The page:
Monique*, a volunteer at NRS, had just begun her shift on a quiet Sunday afternoon when her supervisor looked up from the phone and asked, “Hey Monique, I just got a caller who speaks Spanish. Are you available?” “Sure, I can take it!” Monique replied. The call rang through on her extension.
“National Runaway Safeline, cómo puedo ayudarte?”
On the other end of the line, 15-year-old Alandra* was feeling hopeless. Monique could hear in her voice that she had been crying. At first, she was reluctant to say what she called about. There was a moment of silence. Monique thanked her for calling and let her know that everything she said would be completely confidential. “You don’t have to tell me anything you aren’t comfortable talking about, but you should know anything you say stays between us.”
“I don’t want to run away but I don’t know what else to do,” said Alandra. Alandra and her two younger siblings moved in with her aunt about five months ago. She didn’t want to stay there anymore, but she didn’t have anywhere else to go.
“Do you have a good relationship with your tía?” asked Monique. “No. She doesn’t want us here. The house is really crowded with my cousins. I don’t even have a room, I sleep on a chair in the living room.”
Alandra’s mother was recently deported to Mexico. Alandra couldn’t keep herself from crying when she started talking about it. When her mom was arrested and put into detention, everything in Alandra’s life changed overnight. She missed her old house, her old school, her friends, and her mom most of all. Her aunt Maria took her and her siblings in. Maria, as a single mom of four children, barely had the resources to keep them. The house was crowded, and there wasn’t enough food to go around for the seven kids living there. Maria often said hurtful and mean things to her, or screamed at her. Alandra thought about running away but admitted she had no idea where to go. She was terrified to ask anyone for help, because she, her siblings, and her aunt and cousins were also undocumented. She also feared being put into the foster care system, where she would be further separated from her family.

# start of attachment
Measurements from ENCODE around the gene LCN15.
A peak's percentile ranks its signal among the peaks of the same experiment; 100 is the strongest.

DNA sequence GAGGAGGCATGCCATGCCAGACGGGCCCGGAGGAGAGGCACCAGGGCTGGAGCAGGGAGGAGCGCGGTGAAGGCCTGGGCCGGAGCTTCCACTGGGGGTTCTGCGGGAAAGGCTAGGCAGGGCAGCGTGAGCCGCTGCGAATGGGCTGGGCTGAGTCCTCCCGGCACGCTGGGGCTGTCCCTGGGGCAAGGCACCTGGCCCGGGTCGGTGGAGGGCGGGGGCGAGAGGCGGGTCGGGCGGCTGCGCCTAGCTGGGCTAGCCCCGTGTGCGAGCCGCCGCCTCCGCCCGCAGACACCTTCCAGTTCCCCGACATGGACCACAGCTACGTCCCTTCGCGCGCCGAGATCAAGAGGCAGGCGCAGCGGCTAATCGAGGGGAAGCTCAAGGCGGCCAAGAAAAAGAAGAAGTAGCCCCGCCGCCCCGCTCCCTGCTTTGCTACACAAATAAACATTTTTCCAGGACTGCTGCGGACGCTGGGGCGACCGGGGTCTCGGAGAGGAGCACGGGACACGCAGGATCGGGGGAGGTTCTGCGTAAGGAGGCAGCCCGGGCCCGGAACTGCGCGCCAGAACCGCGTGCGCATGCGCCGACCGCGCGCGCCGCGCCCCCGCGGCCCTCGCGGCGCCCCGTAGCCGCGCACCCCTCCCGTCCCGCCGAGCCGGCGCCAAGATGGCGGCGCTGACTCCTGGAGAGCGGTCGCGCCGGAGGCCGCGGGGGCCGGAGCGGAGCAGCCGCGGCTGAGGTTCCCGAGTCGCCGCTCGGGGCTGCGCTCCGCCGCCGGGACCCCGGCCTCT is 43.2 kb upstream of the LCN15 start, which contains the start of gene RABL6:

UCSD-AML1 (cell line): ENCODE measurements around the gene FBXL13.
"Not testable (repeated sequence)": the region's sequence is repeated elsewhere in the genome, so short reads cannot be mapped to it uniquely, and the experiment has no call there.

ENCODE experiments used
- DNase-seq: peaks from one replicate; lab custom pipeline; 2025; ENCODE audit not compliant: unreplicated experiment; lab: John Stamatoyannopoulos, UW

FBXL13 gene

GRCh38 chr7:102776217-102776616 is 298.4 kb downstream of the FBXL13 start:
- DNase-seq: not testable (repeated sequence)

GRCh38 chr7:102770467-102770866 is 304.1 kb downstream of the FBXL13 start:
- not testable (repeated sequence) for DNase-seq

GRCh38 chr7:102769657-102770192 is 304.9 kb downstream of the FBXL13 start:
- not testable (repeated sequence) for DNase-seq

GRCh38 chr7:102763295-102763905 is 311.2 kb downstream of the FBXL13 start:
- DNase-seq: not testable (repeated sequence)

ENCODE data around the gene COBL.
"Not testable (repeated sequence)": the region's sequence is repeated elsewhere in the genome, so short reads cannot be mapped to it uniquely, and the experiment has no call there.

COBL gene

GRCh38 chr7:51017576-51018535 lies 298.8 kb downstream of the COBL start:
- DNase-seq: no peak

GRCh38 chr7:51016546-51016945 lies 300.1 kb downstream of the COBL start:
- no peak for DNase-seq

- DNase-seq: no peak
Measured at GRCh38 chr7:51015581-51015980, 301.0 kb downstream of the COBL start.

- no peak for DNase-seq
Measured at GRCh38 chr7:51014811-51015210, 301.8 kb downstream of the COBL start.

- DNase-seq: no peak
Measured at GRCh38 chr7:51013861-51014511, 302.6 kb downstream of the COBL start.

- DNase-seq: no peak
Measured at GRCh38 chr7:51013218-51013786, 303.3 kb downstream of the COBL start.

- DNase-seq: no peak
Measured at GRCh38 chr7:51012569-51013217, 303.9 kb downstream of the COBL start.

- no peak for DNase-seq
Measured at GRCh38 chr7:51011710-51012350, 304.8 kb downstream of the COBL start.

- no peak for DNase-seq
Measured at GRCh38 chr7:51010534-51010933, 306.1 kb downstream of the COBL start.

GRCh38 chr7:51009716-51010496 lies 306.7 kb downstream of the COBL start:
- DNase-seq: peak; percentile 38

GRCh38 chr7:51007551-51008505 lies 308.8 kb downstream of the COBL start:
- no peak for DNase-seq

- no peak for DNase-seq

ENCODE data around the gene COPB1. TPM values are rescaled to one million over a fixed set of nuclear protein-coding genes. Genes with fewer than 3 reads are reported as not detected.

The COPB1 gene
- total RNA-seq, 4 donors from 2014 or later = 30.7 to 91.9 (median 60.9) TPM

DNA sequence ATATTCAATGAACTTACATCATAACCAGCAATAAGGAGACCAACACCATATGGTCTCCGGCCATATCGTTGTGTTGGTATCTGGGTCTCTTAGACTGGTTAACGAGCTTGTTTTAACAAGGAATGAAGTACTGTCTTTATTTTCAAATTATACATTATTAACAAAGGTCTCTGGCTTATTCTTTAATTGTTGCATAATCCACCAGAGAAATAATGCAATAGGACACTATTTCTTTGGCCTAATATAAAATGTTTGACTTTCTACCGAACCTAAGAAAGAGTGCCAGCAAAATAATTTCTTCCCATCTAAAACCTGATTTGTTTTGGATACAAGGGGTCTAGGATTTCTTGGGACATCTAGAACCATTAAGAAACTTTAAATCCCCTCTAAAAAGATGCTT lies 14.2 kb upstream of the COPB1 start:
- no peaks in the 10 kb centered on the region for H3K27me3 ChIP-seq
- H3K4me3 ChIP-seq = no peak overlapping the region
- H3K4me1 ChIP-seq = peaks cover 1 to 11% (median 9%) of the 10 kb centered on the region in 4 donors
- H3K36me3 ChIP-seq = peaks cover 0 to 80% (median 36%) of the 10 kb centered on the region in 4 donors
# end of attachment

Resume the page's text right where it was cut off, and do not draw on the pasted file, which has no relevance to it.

“We are so, so sorry to hear that this happened. You don’t deserve any of this. We are a safe place to talk to if you ever need it.” Alandra had been struggling with depression and cut herself to try to cope with her feelings. She had never told anyone about the self-harm, and she was understandably afraid of asking for help because she feared being deported. “It was really brave for you to tell me,” Monique said. “It is understandable to feel that way.” Alandra wasn’t suicidal, but she felt hopeless and isolated.
Monique asked if there were any adults she felt safe talking to. Alandra couldn’t think of any at first, but then remembered her ESL teacher, Mrs. Garcia, at her old school. She had a good relationship with Mrs. Garcia, and still had her contact information. Monique found some resources for counseling and self-harm for Alandra to use. They talked about some harm-reduction techniques she could use if she had the urge to cut. If she started feeling like she might harm herself, she could reach out to a teacher, a friend, or write a letter to her mom. Instead of cutting, she could also try drawing on herself, or holding ice on her skin.
“Thank you so much for calling. It sounds like you are such a strong person, and you don’t deserve any of this. We are here to listen and help if you ever need us,” said Monique. “Thank you so much. It helps a lot because I didn’t have anyone to talk to,” replied Alandra.
With the help of bilingual volunteers like Monique, or with language interpreter lines, NRS can help youth in any language, 24 hours a day. NRS is here to listen and provide confidential, non-judgemental support to all youth and families, no matter their situation.
*Names and identifying details changed.